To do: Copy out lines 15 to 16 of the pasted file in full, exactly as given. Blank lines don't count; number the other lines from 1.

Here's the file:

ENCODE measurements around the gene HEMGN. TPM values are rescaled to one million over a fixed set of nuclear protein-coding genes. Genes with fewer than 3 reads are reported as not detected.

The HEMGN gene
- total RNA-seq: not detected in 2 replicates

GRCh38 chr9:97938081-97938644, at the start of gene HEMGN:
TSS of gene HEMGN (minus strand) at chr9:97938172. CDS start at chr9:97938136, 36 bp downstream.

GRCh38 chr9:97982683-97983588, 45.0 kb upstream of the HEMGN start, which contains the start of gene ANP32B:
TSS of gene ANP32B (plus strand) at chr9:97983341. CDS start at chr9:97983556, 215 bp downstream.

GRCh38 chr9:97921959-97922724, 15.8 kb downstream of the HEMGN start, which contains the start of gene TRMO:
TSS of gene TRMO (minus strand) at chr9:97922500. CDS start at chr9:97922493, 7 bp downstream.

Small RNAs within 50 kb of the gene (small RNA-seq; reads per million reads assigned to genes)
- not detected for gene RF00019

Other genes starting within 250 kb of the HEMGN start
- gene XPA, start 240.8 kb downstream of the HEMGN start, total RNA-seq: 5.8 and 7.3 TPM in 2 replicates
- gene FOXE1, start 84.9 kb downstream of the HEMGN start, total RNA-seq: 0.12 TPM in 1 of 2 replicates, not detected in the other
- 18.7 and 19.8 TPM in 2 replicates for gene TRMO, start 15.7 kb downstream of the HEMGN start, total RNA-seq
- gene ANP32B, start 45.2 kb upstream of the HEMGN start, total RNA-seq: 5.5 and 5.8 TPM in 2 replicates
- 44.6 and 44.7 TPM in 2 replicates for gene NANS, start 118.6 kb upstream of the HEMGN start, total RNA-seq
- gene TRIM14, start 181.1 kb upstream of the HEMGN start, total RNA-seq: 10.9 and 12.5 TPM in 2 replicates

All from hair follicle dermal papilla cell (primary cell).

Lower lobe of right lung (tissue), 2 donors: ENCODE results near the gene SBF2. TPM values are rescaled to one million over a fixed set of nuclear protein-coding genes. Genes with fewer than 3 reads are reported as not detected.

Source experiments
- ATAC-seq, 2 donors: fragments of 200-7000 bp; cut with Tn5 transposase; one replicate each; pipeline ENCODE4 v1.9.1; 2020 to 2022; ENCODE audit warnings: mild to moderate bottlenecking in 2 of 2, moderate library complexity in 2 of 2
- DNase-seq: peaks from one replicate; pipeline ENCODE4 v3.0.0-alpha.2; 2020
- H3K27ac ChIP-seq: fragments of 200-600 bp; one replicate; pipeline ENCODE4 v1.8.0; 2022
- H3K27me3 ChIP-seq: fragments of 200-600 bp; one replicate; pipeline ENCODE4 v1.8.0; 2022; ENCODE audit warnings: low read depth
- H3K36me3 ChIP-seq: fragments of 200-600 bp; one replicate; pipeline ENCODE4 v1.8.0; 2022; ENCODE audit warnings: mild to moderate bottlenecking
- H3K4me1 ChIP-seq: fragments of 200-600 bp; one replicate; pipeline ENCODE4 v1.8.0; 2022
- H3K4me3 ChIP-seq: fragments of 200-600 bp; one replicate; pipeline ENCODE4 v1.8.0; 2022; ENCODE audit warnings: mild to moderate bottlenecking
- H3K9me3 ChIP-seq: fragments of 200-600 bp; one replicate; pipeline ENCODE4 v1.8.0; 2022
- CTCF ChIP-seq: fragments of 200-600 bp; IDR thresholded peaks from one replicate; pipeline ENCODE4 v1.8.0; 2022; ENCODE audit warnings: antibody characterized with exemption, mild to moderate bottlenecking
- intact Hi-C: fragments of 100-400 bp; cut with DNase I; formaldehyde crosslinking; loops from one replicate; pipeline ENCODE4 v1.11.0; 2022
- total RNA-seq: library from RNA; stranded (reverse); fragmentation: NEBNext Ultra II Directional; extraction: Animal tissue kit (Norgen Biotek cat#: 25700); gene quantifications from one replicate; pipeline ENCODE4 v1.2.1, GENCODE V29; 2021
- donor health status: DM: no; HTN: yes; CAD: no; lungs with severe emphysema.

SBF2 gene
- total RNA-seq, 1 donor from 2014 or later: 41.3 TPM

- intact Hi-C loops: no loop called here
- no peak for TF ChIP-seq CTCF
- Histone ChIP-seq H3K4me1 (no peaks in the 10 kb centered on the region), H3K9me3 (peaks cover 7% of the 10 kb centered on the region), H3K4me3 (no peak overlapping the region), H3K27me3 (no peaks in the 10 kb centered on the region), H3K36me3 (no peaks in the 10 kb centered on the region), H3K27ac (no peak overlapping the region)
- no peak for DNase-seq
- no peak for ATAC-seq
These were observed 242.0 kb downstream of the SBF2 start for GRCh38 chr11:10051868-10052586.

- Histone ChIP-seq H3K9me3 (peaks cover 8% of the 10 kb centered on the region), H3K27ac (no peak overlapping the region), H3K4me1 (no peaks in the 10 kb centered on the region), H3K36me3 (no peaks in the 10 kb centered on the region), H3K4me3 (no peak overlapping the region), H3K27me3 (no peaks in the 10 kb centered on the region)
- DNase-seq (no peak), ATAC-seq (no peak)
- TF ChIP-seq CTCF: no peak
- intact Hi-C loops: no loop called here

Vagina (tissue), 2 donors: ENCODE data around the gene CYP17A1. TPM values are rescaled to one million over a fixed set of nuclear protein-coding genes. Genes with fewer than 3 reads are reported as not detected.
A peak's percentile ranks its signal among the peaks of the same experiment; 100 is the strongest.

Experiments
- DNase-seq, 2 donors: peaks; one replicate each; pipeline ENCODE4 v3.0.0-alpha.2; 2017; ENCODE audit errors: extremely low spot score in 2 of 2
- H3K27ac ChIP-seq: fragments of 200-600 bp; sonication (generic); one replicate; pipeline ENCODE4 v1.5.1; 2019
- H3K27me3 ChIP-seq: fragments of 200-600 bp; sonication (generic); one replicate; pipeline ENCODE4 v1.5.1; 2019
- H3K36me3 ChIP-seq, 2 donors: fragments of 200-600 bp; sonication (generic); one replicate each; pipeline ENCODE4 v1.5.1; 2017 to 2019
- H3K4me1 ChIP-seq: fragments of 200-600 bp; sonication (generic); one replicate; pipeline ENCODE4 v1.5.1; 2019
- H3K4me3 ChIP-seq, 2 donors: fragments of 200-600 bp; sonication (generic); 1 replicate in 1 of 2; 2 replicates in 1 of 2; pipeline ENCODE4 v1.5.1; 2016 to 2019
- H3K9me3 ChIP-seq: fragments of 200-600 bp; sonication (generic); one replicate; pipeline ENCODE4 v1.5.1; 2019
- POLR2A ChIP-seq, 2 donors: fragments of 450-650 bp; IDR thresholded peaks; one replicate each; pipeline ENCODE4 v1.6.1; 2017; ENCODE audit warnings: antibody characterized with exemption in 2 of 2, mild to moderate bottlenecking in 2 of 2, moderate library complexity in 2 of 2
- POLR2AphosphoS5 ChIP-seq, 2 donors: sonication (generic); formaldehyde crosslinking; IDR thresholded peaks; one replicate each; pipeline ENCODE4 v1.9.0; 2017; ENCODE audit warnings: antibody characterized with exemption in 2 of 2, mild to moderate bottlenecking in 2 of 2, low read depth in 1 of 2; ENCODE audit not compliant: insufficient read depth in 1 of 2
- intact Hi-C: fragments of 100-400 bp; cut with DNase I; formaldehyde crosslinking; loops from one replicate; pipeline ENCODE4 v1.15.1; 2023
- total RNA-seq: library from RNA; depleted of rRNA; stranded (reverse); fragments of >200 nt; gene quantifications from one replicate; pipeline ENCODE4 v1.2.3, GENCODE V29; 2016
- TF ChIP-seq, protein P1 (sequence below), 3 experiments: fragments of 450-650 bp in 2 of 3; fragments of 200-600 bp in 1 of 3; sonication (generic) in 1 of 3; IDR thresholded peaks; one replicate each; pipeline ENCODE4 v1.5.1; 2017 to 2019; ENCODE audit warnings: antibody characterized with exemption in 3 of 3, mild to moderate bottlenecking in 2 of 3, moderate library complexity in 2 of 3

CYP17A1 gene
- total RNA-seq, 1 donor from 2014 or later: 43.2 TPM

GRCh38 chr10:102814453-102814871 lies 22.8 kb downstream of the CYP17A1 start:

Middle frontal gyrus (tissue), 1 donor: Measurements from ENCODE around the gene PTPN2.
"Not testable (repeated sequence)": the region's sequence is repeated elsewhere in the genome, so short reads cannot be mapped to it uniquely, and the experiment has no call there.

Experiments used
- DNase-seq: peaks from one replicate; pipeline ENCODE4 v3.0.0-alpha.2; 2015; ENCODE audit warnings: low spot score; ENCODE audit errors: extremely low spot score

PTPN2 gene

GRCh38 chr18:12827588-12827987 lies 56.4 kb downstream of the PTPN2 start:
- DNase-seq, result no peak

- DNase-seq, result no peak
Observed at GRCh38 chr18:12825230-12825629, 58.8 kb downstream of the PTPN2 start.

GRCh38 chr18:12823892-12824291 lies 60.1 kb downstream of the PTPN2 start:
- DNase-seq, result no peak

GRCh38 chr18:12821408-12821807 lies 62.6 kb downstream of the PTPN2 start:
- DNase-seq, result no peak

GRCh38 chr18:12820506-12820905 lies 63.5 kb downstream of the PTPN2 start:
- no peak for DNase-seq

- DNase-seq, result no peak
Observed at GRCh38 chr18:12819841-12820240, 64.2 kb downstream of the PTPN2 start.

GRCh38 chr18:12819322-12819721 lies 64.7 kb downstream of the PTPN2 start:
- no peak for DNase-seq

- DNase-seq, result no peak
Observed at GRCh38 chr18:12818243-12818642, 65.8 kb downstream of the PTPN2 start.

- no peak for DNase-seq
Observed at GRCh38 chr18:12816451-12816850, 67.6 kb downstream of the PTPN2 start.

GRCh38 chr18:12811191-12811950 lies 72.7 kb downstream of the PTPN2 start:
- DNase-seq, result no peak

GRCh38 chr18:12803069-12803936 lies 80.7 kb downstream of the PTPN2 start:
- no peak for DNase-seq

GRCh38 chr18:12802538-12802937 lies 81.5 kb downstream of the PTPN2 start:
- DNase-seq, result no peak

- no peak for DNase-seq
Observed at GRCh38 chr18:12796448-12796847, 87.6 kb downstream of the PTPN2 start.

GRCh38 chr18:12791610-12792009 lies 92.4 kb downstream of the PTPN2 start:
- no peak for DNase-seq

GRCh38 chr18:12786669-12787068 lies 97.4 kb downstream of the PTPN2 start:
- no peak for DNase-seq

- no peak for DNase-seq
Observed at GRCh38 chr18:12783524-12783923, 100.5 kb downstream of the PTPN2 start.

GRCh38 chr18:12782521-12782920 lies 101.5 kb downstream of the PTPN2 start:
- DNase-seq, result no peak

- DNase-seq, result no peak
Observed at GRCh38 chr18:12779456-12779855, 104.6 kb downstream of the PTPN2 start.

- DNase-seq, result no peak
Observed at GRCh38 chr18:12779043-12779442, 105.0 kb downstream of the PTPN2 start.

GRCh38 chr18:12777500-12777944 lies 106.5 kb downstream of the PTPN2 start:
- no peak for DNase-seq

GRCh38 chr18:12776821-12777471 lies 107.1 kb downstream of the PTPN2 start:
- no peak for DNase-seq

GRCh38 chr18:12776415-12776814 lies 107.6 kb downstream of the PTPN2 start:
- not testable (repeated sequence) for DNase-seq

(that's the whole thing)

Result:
- 18.7 and 19.8 TPM in 2 replicates for gene TRMO, start 15.7 kb downstream of the HEMGN start, total RNA-seq
- gene ANP32B, start 45.2 kb upstream of the HEMGN start, total RNA-seq: 5.5 and 5.8 TPM in 2 replicates